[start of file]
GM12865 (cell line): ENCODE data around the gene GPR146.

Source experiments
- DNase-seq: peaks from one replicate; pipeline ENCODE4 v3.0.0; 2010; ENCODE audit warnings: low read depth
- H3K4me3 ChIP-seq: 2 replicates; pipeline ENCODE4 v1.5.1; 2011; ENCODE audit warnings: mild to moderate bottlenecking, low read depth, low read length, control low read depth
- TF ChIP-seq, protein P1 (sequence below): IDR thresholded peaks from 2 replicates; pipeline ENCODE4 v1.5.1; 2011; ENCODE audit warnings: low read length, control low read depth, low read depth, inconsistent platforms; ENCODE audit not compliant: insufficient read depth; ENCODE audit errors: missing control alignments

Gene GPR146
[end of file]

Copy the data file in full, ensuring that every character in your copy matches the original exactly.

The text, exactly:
GM12865 (cell line): ENCODE data around the gene GPR146.

Source experiments
- DNase-seq: peaks from one replicate; pipeline ENCODE4 v3.0.0; 2010; ENCODE audit warnings: low read depth
- H3K4me3 ChIP-seq: 2 replicates; pipeline ENCODE4 v1.5.1; 2011; ENCODE audit warnings: mild to moderate bottlenecking, low read depth, low read length, control low read depth
- TF ChIP-seq, protein P1 (sequence below): IDR thresholded peaks from 2 replicates; pipeline ENCODE4 v1.5.1; 2011; ENCODE audit warnings: low read length, control low read depth, low read depth, inconsistent platforms; ENCODE audit not compliant: insufficient read depth; ENCODE audit errors: missing control alignments

Gene GPR146